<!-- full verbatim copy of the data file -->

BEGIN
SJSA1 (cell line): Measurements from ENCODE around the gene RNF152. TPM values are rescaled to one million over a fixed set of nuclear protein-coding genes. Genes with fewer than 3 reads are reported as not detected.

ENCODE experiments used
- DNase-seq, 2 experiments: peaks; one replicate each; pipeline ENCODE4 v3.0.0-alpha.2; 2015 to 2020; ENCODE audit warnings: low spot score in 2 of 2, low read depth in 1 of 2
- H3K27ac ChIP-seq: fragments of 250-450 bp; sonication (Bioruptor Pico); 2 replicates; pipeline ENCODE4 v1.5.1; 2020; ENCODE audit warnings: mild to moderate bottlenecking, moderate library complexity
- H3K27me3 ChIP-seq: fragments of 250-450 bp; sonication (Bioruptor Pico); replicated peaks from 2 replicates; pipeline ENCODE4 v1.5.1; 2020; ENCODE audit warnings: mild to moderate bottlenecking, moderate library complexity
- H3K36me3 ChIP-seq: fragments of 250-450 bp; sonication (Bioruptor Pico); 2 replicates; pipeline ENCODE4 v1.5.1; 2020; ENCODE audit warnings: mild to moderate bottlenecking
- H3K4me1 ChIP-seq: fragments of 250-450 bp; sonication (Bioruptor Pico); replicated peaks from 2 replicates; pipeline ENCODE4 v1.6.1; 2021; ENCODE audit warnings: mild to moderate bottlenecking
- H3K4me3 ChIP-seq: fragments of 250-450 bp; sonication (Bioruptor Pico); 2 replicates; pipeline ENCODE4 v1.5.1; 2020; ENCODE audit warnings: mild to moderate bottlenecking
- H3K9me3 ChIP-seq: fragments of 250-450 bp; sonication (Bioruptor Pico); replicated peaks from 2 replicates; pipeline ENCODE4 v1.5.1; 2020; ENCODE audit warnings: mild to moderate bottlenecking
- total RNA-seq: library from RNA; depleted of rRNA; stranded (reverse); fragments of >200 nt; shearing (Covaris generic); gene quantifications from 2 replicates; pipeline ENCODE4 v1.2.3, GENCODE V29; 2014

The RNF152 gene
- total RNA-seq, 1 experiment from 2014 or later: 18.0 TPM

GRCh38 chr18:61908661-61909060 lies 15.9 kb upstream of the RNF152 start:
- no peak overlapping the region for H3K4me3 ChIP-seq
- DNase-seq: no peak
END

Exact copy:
SJSA1 (cell line): Measurements from ENCODE around the gene RNF152. TPM values are rescaled to one million over a fixed set of nuclear protein-coding genes. Genes with fewer than 3 reads are reported as not detected.

ENCODE experiments used
- DNase-seq, 2 experiments: peaks; one replicate each; pipeline ENCODE4 v3.0.0-alpha.2; 2015 to 2020; ENCODE audit warnings: low spot score in 2 of 2, low read depth in 1 of 2
- H3K27ac ChIP-seq: fragments of 250-450 bp; sonication (Bioruptor Pico); 2 replicates; pipeline ENCODE4 v1.5.1; 2020; ENCODE audit warnings: mild to moderate bottlenecking, moderate library complexity
- H3K27me3 ChIP-seq: fragments of 250-450 bp; sonication (Bioruptor Pico); replicated peaks from 2 replicates; pipeline ENCODE4 v1.5.1; 2020; ENCODE audit warnings: mild to moderate bottlenecking, moderate library complexity
- H3K36me3 ChIP-seq: fragments of 250-450 bp; sonication (Bioruptor Pico); 2 replicates; pipeline ENCODE4 v1.5.1; 2020; ENCODE audit warnings: mild to moderate bottlenecking
- H3K4me1 ChIP-seq: fragments of 250-450 bp; sonication (Bioruptor Pico); replicated peaks from 2 replicates; pipeline ENCODE4 v1.6.1; 2021; ENCODE audit warnings: mild to moderate bottlenecking
- H3K4me3 ChIP-seq: fragments of 250-450 bp; sonication (Bioruptor Pico); 2 replicates; pipeline ENCODE4 v1.5.1; 2020; ENCODE audit warnings: mild to moderate bottlenecking
- H3K9me3 ChIP-seq: fragments of 250-450 bp; sonication (Bioruptor Pico); replicated peaks from 2 replicates; pipeline ENCODE4 v1.5.1; 2020; ENCODE audit warnings: mild to moderate bottlenecking
- total RNA-seq: library from RNA; depleted of rRNA; stranded (reverse); fragments of >200 nt; shearing (Covaris generic); gene quantifications from 2 replicates; pipeline ENCODE4 v1.2.3, GENCODE V29; 2014

The RNF152 gene
- total RNA-seq, 1 experiment from 2014 or later: 18.0 TPM

GRCh38 chr18:61908661-61909060 lies 15.9 kb upstream of the RNF152 start:
- no peak overlapping the region for H3K4me3 ChIP-seq
- DNase-seq: no peak